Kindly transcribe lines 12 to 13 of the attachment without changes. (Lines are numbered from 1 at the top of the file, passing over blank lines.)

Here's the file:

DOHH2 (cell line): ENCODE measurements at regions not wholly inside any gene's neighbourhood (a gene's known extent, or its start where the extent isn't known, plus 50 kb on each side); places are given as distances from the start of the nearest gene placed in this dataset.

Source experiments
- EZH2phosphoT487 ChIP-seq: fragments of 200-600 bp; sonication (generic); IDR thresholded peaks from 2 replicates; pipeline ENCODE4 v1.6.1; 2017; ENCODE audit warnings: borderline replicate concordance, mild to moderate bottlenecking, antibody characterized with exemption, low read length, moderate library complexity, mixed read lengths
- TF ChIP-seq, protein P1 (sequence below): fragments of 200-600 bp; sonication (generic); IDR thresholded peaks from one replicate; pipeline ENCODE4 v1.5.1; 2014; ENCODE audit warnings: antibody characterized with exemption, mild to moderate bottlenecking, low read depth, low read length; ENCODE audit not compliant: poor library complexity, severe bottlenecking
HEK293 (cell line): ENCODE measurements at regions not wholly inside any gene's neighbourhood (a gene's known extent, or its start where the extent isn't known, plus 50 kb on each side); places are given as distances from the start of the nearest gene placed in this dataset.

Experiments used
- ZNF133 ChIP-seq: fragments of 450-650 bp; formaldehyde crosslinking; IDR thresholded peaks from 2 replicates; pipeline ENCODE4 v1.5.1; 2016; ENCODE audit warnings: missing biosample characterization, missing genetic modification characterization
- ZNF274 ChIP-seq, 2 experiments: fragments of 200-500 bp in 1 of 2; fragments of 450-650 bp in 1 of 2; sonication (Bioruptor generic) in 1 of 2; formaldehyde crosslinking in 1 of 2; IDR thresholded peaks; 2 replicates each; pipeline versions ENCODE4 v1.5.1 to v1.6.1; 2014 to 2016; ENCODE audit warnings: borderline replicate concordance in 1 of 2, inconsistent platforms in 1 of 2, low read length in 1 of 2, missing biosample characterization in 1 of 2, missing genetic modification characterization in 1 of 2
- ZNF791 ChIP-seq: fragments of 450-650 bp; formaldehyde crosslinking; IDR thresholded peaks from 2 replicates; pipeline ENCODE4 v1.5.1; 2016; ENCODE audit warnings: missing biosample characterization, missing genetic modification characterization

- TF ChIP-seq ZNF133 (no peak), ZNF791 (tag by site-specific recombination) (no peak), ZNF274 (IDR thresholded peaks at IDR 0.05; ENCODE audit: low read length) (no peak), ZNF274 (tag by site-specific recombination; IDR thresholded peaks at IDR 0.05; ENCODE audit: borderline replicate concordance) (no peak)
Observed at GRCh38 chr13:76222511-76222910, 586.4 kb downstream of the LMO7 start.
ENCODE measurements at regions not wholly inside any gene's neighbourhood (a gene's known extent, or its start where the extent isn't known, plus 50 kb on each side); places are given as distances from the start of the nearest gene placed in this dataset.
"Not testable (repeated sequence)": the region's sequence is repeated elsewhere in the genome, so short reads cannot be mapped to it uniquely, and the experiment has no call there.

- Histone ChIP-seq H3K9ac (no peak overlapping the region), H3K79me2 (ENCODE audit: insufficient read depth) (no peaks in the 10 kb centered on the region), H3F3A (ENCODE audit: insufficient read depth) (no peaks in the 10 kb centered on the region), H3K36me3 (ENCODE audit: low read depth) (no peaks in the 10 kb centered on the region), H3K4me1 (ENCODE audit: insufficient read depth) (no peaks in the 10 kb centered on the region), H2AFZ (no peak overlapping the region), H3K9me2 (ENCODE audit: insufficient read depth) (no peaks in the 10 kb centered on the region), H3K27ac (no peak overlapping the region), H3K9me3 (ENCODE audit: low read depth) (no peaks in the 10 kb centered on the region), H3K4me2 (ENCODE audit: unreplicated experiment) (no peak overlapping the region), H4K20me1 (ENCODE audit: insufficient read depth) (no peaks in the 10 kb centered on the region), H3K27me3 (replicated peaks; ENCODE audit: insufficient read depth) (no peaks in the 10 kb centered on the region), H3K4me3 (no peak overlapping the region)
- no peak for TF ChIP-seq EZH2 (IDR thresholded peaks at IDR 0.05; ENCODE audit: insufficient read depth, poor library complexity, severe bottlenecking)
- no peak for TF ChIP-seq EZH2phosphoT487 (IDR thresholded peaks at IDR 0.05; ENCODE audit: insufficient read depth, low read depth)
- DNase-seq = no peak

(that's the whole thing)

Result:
ENCODE measurements at regions not wholly inside any gene's neighbourhood (a gene's known extent, or its start where the extent isn't known, plus 50 kb on each side); places are given as distances from the start of the nearest gene placed in this dataset.
"Not testable (repeated sequence)": the region's sequence is repeated elsewhere in the genome, so short reads cannot be mapped to it uniquely, and the experiment has no call there.